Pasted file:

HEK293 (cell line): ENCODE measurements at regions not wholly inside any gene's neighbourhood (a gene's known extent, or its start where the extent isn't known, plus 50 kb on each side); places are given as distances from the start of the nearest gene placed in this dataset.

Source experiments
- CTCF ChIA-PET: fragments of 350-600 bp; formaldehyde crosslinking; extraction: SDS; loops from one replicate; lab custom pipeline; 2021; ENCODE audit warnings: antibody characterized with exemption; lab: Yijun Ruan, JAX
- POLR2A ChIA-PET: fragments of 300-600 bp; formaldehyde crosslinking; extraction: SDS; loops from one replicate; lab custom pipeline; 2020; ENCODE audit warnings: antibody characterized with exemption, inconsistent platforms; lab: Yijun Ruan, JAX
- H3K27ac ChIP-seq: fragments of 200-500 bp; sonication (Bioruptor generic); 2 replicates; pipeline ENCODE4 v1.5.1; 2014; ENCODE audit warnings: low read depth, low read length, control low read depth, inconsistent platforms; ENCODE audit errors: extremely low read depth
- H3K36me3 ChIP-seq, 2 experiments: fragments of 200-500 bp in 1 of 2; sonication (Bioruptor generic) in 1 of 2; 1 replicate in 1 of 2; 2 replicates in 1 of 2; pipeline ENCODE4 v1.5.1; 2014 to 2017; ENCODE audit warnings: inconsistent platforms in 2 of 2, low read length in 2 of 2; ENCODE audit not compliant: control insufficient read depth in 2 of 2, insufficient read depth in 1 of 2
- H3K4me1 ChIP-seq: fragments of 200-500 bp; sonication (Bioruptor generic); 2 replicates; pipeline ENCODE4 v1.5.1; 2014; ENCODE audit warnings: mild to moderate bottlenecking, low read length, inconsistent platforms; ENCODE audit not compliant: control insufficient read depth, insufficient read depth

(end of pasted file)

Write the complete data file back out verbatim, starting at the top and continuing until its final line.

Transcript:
HEK293 (cell line): ENCODE measurements at regions not wholly inside any gene's neighbourhood (a gene's known extent, or its start where the extent isn't known, plus 50 kb on each side); places are given as distances from the start of the nearest gene placed in this dataset.

Source experiments
- CTCF ChIA-PET: fragments of 350-600 bp; formaldehyde crosslinking; extraction: SDS; loops from one replicate; lab custom pipeline; 2021; ENCODE audit warnings: antibody characterized with exemption; lab: Yijun Ruan, JAX
- POLR2A ChIA-PET: fragments of 300-600 bp; formaldehyde crosslinking; extraction: SDS; loops from one replicate; lab custom pipeline; 2020; ENCODE audit warnings: antibody characterized with exemption, inconsistent platforms; lab: Yijun Ruan, JAX
- H3K27ac ChIP-seq: fragments of 200-500 bp; sonication (Bioruptor generic); 2 replicates; pipeline ENCODE4 v1.5.1; 2014; ENCODE audit warnings: low read depth, low read length, control low read depth, inconsistent platforms; ENCODE audit errors: extremely low read depth
- H3K36me3 ChIP-seq, 2 experiments: fragments of 200-500 bp in 1 of 2; sonication (Bioruptor generic) in 1 of 2; 1 replicate in 1 of 2; 2 replicates in 1 of 2; pipeline ENCODE4 v1.5.1; 2014 to 2017; ENCODE audit warnings: inconsistent platforms in 2 of 2, low read length in 2 of 2; ENCODE audit not compliant: control insufficient read depth in 2 of 2, insufficient read depth in 1 of 2
- H3K4me1 ChIP-seq: fragments of 200-500 bp; sonication (Bioruptor generic); 2 replicates; pipeline ENCODE4 v1.5.1; 2014; ENCODE audit warnings: mild to moderate bottlenecking, low read length, inconsistent platforms; ENCODE audit not compliant: control insufficient read depth, insufficient read depth